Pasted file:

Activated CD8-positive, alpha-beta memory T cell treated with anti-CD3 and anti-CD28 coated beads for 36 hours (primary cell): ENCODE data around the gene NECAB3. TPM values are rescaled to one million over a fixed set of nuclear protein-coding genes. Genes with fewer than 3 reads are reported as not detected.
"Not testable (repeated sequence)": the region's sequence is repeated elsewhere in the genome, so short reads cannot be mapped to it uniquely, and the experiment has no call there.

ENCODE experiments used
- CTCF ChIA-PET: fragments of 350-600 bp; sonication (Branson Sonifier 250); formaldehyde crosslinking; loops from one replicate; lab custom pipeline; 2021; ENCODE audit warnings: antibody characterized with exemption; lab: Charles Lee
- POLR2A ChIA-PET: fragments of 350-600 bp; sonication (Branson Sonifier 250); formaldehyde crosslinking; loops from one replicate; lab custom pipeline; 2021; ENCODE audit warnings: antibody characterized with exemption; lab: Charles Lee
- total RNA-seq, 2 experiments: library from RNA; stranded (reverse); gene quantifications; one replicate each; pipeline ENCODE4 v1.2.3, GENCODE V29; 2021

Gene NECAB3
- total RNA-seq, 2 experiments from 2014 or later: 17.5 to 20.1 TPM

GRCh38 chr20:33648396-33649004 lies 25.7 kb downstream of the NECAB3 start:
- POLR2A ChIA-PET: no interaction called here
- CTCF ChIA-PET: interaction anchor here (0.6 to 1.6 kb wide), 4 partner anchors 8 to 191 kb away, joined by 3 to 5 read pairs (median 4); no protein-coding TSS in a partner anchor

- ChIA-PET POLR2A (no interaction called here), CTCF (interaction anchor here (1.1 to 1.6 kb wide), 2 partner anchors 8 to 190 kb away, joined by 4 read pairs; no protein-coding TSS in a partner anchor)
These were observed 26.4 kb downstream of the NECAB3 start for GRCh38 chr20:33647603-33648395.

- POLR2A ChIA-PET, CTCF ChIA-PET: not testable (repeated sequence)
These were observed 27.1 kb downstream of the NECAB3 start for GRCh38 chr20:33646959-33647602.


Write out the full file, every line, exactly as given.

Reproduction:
Activated CD8-positive, alpha-beta memory T cell treated with anti-CD3 and anti-CD28 coated beads for 36 hours (primary cell): ENCODE data around the gene NECAB3. TPM values are rescaled to one million over a fixed set of nuclear protein-coding genes. Genes with fewer than 3 reads are reported as not detected.
"Not testable (repeated sequence)": the region's sequence is repeated elsewhere in the genome, so short reads cannot be mapped to it uniquely, and the experiment has no call there.

ENCODE experiments used
- CTCF ChIA-PET: fragments of 350-600 bp; sonication (Branson Sonifier 250); formaldehyde crosslinking; loops from one replicate; lab custom pipeline; 2021; ENCODE audit warnings: antibody characterized with exemption; lab: Charles Lee
- POLR2A ChIA-PET: fragments of 350-600 bp; sonication (Branson Sonifier 250); formaldehyde crosslinking; loops from one replicate; lab custom pipeline; 2021; ENCODE audit warnings: antibody characterized with exemption; lab: Charles Lee
- total RNA-seq, 2 experiments: library from RNA; stranded (reverse); gene quantifications; one replicate each; pipeline ENCODE4 v1.2.3, GENCODE V29; 2021

Gene NECAB3
- total RNA-seq, 2 experiments from 2014 or later: 17.5 to 20.1 TPM

GRCh38 chr20:33648396-33649004 lies 25.7 kb downstream of the NECAB3 start:
- POLR2A ChIA-PET: no interaction called here
- CTCF ChIA-PET: interaction anchor here (0.6 to 1.6 kb wide), 4 partner anchors 8 to 191 kb away, joined by 3 to 5 read pairs (median 4); no protein-coding TSS in a partner anchor

- ChIA-PET POLR2A (no interaction called here), CTCF (interaction anchor here (1.1 to 1.6 kb wide), 2 partner anchors 8 to 190 kb away, joined by 4 read pairs; no protein-coding TSS in a partner anchor)
These were observed 26.4 kb downstream of the NECAB3 start for GRCh38 chr20:33647603-33648395.

- POLR2A ChIA-PET, CTCF ChIA-PET: not testable (repeated sequence)
These were observed 27.1 kb downstream of the NECAB3 start for GRCh38 chr20:33646959-33647602.